The last rule for open decision-making is to make sure you don't reconsider a decision unless there is significant new information. This rule has two parts. First, you must be prepared to correct decisions that turn out to be wrong in a significant way. This is particularly true in startups: many decisions have to made without complete information and inevitably some of them will turn out to be wrong. A wrong decision that is corrected quickly causes little or no damage, but a wrong decision that is not corrected can be catastrophic.

On the other hand, you should not reconsider a decision unless significant new information has come to light since the original decision was made. If no new information is available, then reconsidering a decision will probably produce the same outcome as the original decision, wasting everyone's time. It's not unusual for employees to come to me weeks after a decision was made: "John, I voted against the decision to XYZ, and the more I think about it the more convinced I am that it was wrong; I really think we need to reconsider this." My answer is "What new information do you have?" If the answer is "none", we don't reconsider. In situations like this it helps to have a record of the arguments presented during the discussion, so you can verify that new information really is new. If you make it too easy to reopen decisions you end up vacillating back and forth where no decision is ever final and employees hesitate to implement decisions because they don't believe they are permanent.

If you want to make sure you don't reconsider very many decisions, be sure to gather input widely during the decision-making process. If you don't get enough input, you increase the likelihood that significant new input will arise after the decision, which means you'll have to reconsider. If you do a good job of collecting input it's much less likely that you will have to revisit your decisions.

Positive Examples

The hiring process we used at Electric Cloud illustrates the open decision-making process. After a candidate has interviewed and references have been collected, everyone who interviewed the candidate gets together for a hiring meeting (typically 6-8 people; we have lots of people interview each candidate in order to get as much information as possible). The hiring meeting starts by going around the room and giving each person a chance to describe the things they liked and didn't like about the candidate. We collect the comments on a whiteboard under columns labeled "+" and "-". If one person agrees with another person's comment we add a check beside that comment. Occasionally someone disagrees with a comment, in which case we leave the comment up but add an "X" by it. By the time we have gone around the room we have a pretty clear idea of the candidate's strengths and weaknesses and the areas of disagreement, if any.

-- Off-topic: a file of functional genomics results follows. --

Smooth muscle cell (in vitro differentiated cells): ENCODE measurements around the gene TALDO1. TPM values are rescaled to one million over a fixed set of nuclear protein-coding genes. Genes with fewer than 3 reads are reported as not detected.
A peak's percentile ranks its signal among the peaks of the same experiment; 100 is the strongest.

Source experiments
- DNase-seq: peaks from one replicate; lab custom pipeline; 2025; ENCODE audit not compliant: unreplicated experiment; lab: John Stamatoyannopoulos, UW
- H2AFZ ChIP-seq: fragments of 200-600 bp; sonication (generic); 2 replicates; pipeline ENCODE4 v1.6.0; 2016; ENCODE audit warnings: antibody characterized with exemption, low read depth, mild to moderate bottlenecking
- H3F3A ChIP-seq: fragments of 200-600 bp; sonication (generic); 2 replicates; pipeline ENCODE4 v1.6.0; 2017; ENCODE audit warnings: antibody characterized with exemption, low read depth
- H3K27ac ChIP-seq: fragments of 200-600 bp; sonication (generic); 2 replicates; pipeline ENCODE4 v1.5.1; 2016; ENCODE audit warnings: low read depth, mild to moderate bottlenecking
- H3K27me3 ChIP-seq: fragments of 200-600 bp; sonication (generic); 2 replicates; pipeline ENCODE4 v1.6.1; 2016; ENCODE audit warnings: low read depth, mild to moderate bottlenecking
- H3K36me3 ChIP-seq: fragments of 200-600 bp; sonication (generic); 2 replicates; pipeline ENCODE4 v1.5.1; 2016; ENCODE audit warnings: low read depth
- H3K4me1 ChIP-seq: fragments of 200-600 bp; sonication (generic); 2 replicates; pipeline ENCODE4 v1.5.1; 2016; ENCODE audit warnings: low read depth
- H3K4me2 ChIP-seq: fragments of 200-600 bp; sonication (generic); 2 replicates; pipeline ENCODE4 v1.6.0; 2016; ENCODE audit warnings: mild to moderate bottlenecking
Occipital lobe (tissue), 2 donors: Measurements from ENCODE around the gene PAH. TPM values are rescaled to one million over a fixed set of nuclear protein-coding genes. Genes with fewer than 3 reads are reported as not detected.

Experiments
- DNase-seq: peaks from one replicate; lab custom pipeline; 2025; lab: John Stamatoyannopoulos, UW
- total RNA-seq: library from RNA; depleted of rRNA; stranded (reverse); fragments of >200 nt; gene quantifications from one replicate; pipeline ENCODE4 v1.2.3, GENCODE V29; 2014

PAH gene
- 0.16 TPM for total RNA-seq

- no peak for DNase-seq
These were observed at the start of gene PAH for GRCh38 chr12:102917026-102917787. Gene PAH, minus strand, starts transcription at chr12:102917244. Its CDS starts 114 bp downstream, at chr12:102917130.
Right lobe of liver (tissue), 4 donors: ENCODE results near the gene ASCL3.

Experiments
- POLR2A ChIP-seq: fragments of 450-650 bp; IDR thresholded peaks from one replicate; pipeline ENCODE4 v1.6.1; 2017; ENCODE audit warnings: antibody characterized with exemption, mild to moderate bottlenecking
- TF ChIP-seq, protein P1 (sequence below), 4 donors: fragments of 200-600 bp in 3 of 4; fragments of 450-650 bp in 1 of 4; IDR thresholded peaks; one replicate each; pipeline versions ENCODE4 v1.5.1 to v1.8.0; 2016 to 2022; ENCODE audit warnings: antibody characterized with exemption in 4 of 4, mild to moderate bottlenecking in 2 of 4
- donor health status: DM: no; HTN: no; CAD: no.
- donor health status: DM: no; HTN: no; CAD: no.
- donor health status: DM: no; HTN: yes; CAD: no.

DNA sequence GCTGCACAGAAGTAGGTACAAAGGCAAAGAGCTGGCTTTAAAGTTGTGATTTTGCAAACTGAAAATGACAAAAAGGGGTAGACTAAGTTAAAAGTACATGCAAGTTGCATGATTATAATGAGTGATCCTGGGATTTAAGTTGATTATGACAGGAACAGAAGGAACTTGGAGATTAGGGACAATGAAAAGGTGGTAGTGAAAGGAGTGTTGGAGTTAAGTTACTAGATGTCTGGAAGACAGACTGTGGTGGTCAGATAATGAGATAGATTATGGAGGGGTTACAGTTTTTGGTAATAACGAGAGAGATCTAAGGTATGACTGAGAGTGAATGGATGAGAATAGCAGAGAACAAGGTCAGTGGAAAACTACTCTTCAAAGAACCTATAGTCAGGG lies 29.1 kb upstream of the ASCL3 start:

After all of the comments have been collected the hiring manager describes what they heard from the references. Then we take a poll where everyone casts a vote on a 7-point scale with the following interpretation:

7Best possible: I cannot imagine a candidate better than this.
6Enthusiastic: we should certainly hire this person; if people suggest otherwise I will argue with them.
5Positive: seems like a reasonable hire but I won't go out of my way to argue for this person.
4Ambivalent: I'm not sure whether this person is a good hire for us or not.
3Slightly negative: this person doesn't feel like a good hire.
2Strongly negative.
1Over my dead body: if you hire this person I will quit.

The key element that makes this system work is the distinction between votes of 5 (positive) and 6 (enthusiastic). If a candidate has no votes of 6 or above we don't make an offer: someone needs to be enthusiastic. Typically the people we make offers to have at least a couple of 6 votes and the rest 5's. Even a single vote of 4 is cause for concern and we almost never make offers if there are any votes less than 4: experience has shown that we almost always regret such offers.

This process works well because it combines input from all the interviewers quickly and because the vote generally provides a clear indication whether we should extend an offer. In my experience, candidates that get almost all 6's are highly likely to work out well; candidates with only one or two 6's are riskier. My only complaint about this system is that hiring meetings sometimes drag on for an hour or more as people go into long-winded discussions of the candidate; I encourage hiring managers to keep the meeting moving and get it done in 30-40 minutes rather than 60.

Another good example of open decision-making is the "blink test", which we have used for situations such as choosing a product name. We collect potential names for the new product and put them on a whiteboard. Then, one at a time, we invite a variety of employees into the office and ask them to rate the choices very quickly and without thinking: "what's your instantaneous reaction?" We might ask them to pick 3 names they like, or to rate each name + or -. We sometimes ask them why they like or don't like particular names to see if they can articulate a reason. This takes only a few minutes for each person, so in an hour or two we can collect a broad spectrum of input from people all across the company. The process may not identify a single final name, but it typically narrows the list considerably.